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With the temps frighteningly low, there are—as far as we see it—two options for weeknight unwinding. One: Binge on the Netflix series of your choice. Or two: pick up a book, for Pete's sake.
In case you're already up-to-date on Homeland, we asked the staffers of Lincoln Square's Book Cellar (one of the coziest spots we know) to fill is on on their picks for winter page-turners. From a spine-tingling tome to short stories that will leave you "refreshed and exhausted," here's what the city's finest book sellers recommend as an antidote to cabin fever.
A Supposedly Fun Thing I'll Never Do Again, by David Foster Wallace."Don't read this if you're uncomfortable laughing out loud in crowds of strangers. David Foster Wallace's essays are not only fiercely intelligent and minutely perceptive, they're hilarious. Follow him on a series of misadventures including a trip to the Illinois State Fair, a visit to David Lynch's film set, and the eponymous story about a week-long luxury cruise that'll leave your abs hurting from laughter—when it's not bowling you over from amazement."
Pieces for the Left Hand, by J. Robert Lennon. "This book is deceiving: it's told in a series of 100 very short, very profound stories. Some are two pages, some are two paragraphs, some are two lines. But every single one imparts some fascinating perspective and bit of wisdom. You'll feel paradoxically refreshed and exhausted when you finish. You can read an excerpt here."
The Passage, by Justin Cronin. "This is the first in a trilogy—the second book is titled The Twelve, the final book is forthcoming—and everyone at the bookstore knows I'm kind of obsessed with it. Premise: The year is 2018. An experiment in a Colorado research facility goes awry. Society crumbles within months. You'll think you know what happens next. You'll be wrong. Within the folds of this post-apocalyptic narrative we meet an array of intricate characters: a bereaved FBI agent, a faithful centenarian, a death-row inmate innocent of any crime, twelve men who control the minds of millions, and a six-year-old girl who alone holds the key to rebuilding the world. An emotional, challenging read for lovers of The Stand, Firestarter, and The Road."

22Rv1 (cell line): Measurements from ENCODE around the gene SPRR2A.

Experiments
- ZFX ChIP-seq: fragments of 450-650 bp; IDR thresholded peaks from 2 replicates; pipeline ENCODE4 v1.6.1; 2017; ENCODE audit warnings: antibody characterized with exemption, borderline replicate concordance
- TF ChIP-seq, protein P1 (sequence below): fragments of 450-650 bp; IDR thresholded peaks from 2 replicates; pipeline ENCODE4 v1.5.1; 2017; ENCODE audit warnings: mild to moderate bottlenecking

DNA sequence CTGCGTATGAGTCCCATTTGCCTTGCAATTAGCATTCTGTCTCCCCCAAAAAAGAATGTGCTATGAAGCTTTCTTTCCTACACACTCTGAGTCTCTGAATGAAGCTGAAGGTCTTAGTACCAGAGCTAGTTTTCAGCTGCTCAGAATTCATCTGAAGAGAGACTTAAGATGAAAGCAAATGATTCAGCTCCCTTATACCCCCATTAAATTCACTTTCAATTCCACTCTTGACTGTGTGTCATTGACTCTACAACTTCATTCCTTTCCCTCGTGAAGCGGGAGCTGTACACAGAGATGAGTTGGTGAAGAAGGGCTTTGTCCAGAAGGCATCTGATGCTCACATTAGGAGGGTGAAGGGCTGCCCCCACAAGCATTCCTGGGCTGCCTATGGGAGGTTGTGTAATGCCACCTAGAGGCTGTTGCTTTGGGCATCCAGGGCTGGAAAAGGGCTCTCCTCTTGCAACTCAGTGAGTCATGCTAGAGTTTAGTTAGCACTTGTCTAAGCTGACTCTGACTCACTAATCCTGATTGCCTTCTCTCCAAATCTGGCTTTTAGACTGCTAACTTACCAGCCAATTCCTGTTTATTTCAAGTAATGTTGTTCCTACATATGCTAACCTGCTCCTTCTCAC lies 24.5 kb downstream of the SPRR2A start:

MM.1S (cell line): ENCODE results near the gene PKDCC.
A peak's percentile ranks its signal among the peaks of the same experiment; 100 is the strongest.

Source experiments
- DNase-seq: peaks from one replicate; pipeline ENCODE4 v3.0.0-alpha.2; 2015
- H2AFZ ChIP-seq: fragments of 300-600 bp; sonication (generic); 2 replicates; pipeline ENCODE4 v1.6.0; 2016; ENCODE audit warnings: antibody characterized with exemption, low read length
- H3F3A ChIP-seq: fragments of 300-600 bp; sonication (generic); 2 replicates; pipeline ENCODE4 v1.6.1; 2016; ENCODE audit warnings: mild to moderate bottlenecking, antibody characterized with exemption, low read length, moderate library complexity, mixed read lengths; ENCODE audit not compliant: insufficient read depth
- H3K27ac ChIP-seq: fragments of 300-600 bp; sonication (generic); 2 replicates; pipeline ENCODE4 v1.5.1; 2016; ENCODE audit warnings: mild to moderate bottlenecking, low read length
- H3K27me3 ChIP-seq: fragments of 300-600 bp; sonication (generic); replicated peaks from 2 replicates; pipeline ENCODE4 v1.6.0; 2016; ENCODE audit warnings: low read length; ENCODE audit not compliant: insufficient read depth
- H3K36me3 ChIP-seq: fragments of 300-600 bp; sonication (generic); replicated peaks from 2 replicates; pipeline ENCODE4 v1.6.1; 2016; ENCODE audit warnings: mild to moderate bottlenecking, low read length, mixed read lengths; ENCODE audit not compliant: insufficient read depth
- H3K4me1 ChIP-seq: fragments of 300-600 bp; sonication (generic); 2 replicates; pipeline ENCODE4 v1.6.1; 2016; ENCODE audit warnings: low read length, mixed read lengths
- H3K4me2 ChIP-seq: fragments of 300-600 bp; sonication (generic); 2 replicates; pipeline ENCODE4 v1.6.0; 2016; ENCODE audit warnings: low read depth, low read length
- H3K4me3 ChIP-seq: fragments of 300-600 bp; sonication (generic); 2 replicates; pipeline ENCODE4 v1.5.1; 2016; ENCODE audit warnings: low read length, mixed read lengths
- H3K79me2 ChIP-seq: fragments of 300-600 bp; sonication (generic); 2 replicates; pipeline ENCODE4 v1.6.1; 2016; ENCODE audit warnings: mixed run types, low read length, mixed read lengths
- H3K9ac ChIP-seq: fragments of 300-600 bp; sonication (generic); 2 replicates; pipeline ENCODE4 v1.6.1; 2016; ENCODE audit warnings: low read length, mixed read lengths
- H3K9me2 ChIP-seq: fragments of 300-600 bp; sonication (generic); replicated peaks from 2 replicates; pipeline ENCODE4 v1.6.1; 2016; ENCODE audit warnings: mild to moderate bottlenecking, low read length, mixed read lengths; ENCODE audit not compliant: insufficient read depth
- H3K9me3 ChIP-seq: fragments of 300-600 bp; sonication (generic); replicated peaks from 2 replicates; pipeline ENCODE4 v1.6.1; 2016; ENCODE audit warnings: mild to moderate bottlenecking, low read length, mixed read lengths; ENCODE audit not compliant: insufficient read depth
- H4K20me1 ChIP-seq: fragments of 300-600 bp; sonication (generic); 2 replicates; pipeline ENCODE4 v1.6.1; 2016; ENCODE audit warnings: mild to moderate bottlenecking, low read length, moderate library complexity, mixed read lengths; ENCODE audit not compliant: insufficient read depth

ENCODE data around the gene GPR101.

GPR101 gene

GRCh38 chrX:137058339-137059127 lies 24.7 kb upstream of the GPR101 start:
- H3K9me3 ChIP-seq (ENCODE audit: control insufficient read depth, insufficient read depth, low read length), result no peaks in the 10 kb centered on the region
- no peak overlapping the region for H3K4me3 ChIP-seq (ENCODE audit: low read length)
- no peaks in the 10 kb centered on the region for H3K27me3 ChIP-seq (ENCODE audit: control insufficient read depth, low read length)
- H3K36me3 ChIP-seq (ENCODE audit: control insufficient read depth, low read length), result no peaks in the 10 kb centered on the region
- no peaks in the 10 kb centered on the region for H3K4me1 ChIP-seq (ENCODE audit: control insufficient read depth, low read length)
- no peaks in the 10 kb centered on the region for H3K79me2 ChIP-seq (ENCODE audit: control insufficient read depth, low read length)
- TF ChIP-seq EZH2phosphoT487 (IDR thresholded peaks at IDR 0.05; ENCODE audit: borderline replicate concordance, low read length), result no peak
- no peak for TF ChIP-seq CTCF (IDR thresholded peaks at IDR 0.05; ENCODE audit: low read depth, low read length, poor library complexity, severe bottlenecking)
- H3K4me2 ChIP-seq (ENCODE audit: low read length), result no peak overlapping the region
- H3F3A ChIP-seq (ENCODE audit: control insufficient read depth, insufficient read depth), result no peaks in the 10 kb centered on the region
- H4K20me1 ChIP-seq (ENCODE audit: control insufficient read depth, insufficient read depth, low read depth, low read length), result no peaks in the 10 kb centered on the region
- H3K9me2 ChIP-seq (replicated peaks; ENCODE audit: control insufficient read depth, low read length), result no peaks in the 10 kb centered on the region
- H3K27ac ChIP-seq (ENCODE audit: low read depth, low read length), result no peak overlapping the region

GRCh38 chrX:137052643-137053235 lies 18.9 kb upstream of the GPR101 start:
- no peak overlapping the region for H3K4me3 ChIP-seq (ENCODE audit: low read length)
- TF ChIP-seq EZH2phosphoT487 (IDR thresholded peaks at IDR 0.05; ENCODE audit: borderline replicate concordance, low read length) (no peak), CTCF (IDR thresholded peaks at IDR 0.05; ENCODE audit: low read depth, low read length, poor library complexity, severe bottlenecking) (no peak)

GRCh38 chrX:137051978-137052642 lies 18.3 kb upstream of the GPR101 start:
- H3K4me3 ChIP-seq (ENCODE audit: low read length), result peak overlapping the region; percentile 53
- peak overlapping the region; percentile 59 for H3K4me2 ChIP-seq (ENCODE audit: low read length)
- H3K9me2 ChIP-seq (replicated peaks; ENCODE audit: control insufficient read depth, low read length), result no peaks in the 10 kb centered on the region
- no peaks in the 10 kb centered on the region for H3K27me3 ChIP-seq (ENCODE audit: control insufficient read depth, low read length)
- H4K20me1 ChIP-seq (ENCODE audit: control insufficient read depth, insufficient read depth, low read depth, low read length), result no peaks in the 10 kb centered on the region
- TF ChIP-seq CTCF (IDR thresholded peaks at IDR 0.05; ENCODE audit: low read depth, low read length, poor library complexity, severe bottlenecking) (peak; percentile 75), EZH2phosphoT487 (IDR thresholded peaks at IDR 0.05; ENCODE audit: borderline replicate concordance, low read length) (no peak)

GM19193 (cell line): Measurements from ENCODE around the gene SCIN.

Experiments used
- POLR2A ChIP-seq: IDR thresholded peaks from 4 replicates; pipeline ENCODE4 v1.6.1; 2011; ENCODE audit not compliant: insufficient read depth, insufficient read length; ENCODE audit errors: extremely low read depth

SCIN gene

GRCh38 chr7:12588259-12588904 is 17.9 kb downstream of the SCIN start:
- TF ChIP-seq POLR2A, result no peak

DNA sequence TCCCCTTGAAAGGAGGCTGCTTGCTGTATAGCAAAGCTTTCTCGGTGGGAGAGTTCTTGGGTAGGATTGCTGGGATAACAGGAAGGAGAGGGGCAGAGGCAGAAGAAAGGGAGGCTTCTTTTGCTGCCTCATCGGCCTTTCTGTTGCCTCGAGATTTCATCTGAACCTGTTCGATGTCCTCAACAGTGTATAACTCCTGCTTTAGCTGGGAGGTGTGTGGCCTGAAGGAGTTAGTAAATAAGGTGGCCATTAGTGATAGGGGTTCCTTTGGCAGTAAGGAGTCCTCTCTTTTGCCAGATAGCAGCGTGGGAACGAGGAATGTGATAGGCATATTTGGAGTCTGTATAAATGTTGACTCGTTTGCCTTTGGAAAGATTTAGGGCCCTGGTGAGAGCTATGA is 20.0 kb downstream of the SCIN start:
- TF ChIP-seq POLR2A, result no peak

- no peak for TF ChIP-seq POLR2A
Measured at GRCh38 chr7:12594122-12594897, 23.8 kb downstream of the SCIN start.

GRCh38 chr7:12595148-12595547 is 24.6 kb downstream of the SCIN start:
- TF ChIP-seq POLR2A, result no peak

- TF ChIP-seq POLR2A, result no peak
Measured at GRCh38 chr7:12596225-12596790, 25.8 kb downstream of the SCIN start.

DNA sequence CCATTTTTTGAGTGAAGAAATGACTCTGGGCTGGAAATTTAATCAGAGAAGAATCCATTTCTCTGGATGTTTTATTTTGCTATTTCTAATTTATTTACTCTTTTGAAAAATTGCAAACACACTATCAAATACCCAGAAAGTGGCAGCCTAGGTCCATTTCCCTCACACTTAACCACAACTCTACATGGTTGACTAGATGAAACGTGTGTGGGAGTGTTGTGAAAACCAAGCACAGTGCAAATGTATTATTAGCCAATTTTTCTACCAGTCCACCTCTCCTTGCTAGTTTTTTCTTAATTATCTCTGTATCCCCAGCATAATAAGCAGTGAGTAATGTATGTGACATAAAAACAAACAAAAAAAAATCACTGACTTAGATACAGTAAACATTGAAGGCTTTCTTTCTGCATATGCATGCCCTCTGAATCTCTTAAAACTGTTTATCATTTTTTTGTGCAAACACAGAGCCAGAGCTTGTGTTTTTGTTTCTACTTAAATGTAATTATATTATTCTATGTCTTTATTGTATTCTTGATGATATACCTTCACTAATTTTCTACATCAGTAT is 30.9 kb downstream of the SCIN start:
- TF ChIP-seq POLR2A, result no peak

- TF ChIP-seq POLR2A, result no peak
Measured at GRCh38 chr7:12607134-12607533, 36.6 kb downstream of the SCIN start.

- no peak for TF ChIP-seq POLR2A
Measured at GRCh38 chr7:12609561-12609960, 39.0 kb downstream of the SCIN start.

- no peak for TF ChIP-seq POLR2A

The Brief Wondrous Life of Oscar Wao, by Junot Diaz. "I had a seven-hour layover once in Frankfurt and lucked out to find a pretty solid English language bookstore. Diaz's first novel is about as riveting and exciting a piece of lit fiction can get these days, and is powered by this absolutely singular voice."
Tenth of December, by George Saunders. It's insane to think Saunders was laboring for so long in the literary underground before his breakout collection, Tenth of December, got him so much attention. But it's all really worth it: his voices, his concepts, his resolutions. No one can write endings like Saunders, and each and every story in this book shows it. Laugh and cry and laugh."
A Naked Singularity, by Sergio de la Pava. "A Naked Singularity has about the weirdest publishing history you can get, first put out as a self-published novel, the death-knell of most fiction, and eventually picked up by The University of Chicago Press. But it's a massive, moving, insane piece of the literary high and popular low and everything in between. Part legal novel, part heist story, written with the kind of hard-hitting prose and ideas that makes you think of Dostoevsky and Melville as much as Wallace and Gaddis. Don't be scared. Go for it."
Brain on Fire by Susannah Cahalan. "I learned about this book at a conference, brought it with me on the plane ride home and finished it as we were landing. This memoir is riveting and brave."
Three Weeks in December by Audrey Schulman. "This page-turning novel alternates chapters between contemporary Africa with late 1800's Africa. It combines beautiful description with terrific adventure and will set the mood for not only an African trip but any vacation into the wild."
Night Film by Marisha Pessl. "This is perfect to read in a crowded place. The creep factor is high so it is reassuring to read this spine-crawling story with numerous people nearby."
John Saturnall's Feast by Lawrence Norfolk. "This historic novel has the perfect combination of witchcraft, love, and war."
· The Book Cellar Inc [Official Site]
· The Perfect Book for Holiday Travel [Racked New York]
· All Book Cellar Inc coverage [Racked Chicago]